CALIFORNIA | LOCAL
June 12, 1999 |
There is no Bible, no sin, no conversion. At The Gathering, a nondenominational Native American church that meets each week in Garden Grove, there is no written Word, no right or wrong, no death or need for redemption--just truth, accountability and a belief that all is sacred and connected. Formally known at the American Indian Church, it was founded with eight members in 1978 by Little Crow, a Garden Grove resident of Dakota and Lakota Indian heritage, and his wife Alice Bryant.
September 23, 1990 |
North American Indians always have held close spiritual ties with their ancestors. So when charges surface that human remains and religious artifacts from sacred Indian burial grounds have been unearthed by developers and tossed in a scrap heap, kin groups and tribal elders go on the warpath. "We believe the remains of our people are sacred," says Vera Rocha, chairwoman of the Gabrieleno Indian Tribe, whose ancestors once occupied the hilly lands near Newport Beach.
November 28, 1996 |
Spiritual rites and modern development clashed Wednesday as the Irvine Co. reburied ancient artifacts unearthed in 1994 while building a Newport Beach housing development. When the Irvine Co. began building the 149 Harbor Cove homes along the bluffs of upper Newport Bay, it discovered skeletal remains and artifacts, including charm stones, hunting tools and ceremony beads belonging to two tribes--the Juanenos band of Mission Indians and the Coastal Gabrieleno-Dieguno Indians.
March 3, 1997 |
Native American tribes seeking formal recognition from the U.S. government are required to meet seven criteria, according to the Bureau of Indian Affairs, which makes the ultimate decision: * History. They must be identified as an Indian entity by people outside their group and provide supporting documentation, such as photographs and newspaper clips, as well as federal, state and local records.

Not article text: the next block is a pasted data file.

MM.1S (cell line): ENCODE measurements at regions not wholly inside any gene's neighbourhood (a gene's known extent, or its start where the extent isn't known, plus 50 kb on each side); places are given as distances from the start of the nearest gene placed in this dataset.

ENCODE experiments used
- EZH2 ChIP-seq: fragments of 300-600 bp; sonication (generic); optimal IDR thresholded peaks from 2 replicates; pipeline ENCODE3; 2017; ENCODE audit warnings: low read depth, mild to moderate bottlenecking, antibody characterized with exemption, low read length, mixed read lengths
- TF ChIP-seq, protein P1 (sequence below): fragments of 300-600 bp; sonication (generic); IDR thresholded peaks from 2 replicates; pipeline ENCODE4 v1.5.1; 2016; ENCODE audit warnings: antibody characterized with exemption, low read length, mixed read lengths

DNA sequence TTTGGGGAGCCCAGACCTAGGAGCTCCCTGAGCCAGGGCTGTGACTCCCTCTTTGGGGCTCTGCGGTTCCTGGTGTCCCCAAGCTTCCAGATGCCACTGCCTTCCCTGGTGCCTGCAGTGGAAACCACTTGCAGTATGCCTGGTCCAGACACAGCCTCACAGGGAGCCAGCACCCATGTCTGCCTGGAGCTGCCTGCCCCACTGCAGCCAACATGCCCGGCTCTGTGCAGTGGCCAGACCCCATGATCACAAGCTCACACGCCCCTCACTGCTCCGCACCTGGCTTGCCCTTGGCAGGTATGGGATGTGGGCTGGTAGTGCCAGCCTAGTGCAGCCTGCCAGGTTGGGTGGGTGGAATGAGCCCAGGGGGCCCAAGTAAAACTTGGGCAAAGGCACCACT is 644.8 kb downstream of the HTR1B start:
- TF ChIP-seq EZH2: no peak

July 30, 1998 |
Like most teens, Tawny Hale, 16, and Cuauhtli Arvizu, 15, like to dance, listen to music and hang out with friends. On weekends, though, they are not so typical. Both grew up learning the rhythms and songs that have been passed down by their ancestors: for Hale, the Navajos of the Southwest, for Arvizu, the Aztec Indians of Mexico. The Hales, of Pico Rivera, and the Arvizus, of Garden Grove, spend almost every weekend performing indigenous dances at schools, powwows and public events.
CALIFORNIA | LOCAL
December 18, 1994 |
A group of Juaneno Band of Mission Indians elected a tribal leader and council Saturday, while an opposing faction called the results meaningless. Sonia Johnston was named tribal leader, but declined to discuss her new position Saturday night. Johnston said she and other new members of the Juaneno council would be talking about their roles at a later date. But David Belardes, the leader of a rival faction, was quick to dismiss Saturday's vote.